Terrington St Clement is a large village in Norfolk, in the UK. It is situated in the drained marshlands to the south of The Wash, 7 miles west of King's Lynn, Norfolk, and 5 miles east of Sutton Bridge, Lincolnshire, on the old route of the A17 trunk road. The parish covers an area of seventeen square miles, nearly 4,450 hectares (11,000 acres). Much of the farm land is of alluvial silt and clay which has been reclaimed from the sea amounting to approximately half of the total parish area.
Terrington St Clement has grown substantially and is reputed to be the largest village in Norfolk.
Terrington St Clement has a wide selection of amenities, including a supermarket, farm shop, two doctor's surgeries, a post office, newsagents, Indian restaurant and takeaway, fish & chip shop, pizza parlour, hairdressers and two estate agents in addition to the well-known Marshland Stores, a traditional hardware store with a very large range of products. It also has a village hall, scout hut, and two pubs, The King William and The Wildfowler, both of which serve food.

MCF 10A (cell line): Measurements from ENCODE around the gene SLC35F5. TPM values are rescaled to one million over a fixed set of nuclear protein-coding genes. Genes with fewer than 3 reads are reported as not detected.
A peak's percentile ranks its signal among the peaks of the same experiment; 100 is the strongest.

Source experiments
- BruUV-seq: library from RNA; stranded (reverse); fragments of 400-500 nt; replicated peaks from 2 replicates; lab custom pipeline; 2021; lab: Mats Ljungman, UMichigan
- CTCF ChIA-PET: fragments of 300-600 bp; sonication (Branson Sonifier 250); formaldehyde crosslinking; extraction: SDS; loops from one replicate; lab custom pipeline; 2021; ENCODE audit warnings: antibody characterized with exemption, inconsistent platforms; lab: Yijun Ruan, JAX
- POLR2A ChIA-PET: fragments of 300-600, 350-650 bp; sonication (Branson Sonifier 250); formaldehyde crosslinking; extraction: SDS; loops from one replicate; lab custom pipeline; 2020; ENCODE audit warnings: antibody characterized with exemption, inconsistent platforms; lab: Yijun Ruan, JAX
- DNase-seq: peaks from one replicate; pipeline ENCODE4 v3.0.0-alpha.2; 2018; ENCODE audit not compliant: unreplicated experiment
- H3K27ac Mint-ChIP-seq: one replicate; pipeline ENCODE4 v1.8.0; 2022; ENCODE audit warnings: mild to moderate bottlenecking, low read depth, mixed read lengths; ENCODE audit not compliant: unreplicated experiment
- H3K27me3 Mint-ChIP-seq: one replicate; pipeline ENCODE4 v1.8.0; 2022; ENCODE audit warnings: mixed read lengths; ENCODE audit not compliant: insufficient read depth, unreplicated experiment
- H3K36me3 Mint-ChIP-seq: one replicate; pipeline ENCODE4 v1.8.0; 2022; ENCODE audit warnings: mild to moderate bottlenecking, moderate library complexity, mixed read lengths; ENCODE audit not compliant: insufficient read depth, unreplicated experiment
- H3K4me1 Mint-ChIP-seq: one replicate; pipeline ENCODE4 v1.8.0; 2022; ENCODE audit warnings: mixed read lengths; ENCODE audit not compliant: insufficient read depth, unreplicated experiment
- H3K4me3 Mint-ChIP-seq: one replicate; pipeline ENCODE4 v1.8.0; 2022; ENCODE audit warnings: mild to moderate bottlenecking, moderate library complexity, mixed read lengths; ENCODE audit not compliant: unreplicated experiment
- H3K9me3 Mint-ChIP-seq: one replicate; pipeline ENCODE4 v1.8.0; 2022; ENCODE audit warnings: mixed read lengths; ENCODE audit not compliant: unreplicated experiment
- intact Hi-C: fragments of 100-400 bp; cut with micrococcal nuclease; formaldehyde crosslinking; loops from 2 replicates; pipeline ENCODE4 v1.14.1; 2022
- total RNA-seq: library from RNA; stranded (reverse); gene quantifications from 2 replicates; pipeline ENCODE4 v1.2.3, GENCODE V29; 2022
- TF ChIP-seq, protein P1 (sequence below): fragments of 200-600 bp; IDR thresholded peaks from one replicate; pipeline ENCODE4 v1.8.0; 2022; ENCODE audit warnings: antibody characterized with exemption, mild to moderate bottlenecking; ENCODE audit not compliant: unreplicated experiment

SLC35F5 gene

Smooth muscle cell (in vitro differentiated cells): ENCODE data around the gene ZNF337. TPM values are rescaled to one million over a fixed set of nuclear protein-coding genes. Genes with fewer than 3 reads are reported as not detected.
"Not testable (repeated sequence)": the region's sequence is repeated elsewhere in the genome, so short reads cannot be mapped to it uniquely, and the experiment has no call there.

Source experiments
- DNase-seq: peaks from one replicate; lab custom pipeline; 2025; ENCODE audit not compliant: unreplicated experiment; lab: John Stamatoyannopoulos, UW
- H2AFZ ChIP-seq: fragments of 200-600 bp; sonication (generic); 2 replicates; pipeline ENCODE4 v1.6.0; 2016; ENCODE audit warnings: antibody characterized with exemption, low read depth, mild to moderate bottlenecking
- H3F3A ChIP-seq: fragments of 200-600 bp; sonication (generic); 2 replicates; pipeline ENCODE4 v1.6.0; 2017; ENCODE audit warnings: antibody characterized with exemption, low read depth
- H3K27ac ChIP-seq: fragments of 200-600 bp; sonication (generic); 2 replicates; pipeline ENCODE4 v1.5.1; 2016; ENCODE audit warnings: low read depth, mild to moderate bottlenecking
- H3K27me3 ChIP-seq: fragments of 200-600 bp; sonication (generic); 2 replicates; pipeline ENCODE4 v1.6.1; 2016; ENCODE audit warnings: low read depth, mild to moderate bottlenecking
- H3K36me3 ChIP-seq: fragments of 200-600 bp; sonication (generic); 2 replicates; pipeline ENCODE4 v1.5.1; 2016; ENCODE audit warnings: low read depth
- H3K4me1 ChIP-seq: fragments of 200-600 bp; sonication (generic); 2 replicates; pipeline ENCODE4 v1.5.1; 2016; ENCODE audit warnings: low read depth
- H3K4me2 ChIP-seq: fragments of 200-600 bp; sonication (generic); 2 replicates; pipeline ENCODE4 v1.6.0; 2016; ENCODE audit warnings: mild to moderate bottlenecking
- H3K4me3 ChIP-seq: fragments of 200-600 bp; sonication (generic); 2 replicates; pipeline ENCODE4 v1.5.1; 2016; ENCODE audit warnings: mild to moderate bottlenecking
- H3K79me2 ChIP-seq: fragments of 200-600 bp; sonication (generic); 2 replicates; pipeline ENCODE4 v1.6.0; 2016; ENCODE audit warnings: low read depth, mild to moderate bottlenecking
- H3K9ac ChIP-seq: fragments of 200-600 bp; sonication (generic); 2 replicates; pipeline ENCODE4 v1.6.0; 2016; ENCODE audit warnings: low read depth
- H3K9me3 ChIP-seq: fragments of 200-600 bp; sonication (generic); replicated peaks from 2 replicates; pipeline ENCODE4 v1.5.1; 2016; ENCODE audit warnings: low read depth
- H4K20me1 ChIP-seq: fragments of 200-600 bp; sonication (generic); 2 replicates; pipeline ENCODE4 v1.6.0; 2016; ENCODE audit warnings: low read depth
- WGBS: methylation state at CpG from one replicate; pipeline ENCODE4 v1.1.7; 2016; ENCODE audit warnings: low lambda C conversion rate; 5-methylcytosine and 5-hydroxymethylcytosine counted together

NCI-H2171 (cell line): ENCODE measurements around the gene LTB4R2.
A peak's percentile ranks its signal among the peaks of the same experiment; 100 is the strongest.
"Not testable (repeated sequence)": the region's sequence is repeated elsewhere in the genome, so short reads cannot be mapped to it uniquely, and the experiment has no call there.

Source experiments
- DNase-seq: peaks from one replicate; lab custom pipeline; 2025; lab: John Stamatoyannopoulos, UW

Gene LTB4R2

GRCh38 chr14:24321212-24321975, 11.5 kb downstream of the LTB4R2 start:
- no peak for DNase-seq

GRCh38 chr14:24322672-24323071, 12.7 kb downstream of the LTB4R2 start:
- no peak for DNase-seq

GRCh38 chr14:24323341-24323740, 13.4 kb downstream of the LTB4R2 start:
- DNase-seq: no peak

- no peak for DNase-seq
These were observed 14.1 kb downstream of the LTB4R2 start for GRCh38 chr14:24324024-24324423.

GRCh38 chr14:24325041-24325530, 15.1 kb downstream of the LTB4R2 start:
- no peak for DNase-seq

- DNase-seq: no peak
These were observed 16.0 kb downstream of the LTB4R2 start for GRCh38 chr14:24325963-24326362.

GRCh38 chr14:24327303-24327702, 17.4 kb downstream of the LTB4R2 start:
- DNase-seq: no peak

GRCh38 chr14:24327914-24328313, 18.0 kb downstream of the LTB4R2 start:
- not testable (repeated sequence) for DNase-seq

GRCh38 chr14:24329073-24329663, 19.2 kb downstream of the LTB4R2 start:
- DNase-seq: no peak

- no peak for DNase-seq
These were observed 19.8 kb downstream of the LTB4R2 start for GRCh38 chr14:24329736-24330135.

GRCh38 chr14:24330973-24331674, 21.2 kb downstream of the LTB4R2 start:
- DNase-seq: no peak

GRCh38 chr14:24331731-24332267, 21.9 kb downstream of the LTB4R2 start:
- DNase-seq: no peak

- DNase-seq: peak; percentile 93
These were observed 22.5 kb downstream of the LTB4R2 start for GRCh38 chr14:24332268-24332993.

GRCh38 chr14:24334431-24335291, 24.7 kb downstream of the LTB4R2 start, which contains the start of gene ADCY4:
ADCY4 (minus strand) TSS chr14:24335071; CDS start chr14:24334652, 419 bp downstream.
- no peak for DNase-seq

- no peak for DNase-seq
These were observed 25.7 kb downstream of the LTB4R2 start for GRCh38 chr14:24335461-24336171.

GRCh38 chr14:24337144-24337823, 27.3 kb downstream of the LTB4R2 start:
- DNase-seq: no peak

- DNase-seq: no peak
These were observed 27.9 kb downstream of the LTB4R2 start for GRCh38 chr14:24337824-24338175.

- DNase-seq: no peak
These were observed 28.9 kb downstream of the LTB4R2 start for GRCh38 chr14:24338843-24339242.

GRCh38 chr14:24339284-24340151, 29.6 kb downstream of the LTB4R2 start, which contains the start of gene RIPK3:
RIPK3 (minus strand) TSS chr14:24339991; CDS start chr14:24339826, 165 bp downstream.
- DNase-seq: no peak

Terrington St Clement has state run primary and secondary schools. The secondary school was the centre of some press attention, firstly when its erstwhile head, Richard Wealthall, was singled out for praise and a visit from Prime Minister Tony Blair, and again subsequently when Mr Wealthall was found to have been guilty of bullying and nepotism. Meanwhile, the primary school has also attracted some unwanted press attention when it was placed into special measures in 2007 by Ofsted.
By the medieval period the small settlement which began on raised ground on the edge of the marsh had grown substantially. The magnificent Parish Church, dedicated to St Clement (i.e. Pope Clement I), known as the "Cathedral of the Marshland", was built in the 14th century by Edmund Gonville, Rector of Terrington, who founded Gonville Hall (now Gonville and Caius College) at Cambridge University.
Methodists arrived in the village in 1813 and during the Victorian era the Wesleyan Methodist Chapel and Primitive Methodist Chapel were established along with a Salvation Army headquarters and 3 other mission chapels. A lively shopping centre had developed by the beginning of the 20th century, but most of the independent traders have now disappeared, along with all but two of the village's pubs.
There was once a Terrington railway station serving the settlement, but this is now closed.